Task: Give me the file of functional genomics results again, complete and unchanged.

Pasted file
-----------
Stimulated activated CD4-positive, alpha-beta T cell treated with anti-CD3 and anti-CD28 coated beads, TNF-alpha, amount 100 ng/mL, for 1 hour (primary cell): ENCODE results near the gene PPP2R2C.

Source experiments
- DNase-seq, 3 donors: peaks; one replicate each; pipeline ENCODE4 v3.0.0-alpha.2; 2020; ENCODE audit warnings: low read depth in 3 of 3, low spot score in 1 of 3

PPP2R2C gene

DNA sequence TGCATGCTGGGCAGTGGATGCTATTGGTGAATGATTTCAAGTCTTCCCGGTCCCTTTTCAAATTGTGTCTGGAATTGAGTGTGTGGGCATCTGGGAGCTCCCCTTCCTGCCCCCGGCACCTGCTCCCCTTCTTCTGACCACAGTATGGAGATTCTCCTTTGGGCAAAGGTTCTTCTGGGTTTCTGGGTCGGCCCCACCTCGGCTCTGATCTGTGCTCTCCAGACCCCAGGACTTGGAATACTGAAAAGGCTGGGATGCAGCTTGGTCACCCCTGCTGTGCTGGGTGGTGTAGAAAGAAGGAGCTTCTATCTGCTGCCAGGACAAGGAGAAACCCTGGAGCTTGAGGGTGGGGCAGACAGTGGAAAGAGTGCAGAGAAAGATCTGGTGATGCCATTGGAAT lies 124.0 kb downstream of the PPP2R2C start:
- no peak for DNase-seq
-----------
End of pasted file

Stimulated activated CD4-positive, alpha-beta T cell treated with anti-CD3 and anti-CD28 coated beads, TNF-alpha, amount 100 ng/mL, for 1 hour (primary cell): ENCODE results near the gene PPP2R2C.

Source experiments
- DNase-seq, 3 donors: peaks; one replicate each; pipeline ENCODE4 v3.0.0-alpha.2; 2020; ENCODE audit warnings: low read depth in 3 of 3, low spot score in 1 of 3

PPP2R2C gene

DNA sequence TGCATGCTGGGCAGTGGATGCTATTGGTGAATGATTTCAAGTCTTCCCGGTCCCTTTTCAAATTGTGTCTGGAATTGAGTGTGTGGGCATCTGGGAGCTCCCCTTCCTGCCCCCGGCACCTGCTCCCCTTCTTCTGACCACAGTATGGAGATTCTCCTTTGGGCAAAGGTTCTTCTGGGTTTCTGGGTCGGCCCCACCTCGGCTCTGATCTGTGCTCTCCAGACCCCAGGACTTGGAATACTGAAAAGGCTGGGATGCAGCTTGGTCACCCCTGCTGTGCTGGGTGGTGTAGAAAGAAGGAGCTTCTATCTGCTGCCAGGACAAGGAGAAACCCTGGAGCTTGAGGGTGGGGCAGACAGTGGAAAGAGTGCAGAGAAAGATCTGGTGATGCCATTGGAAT lies 124.0 kb downstream of the PPP2R2C start:
- no peak for DNase-seq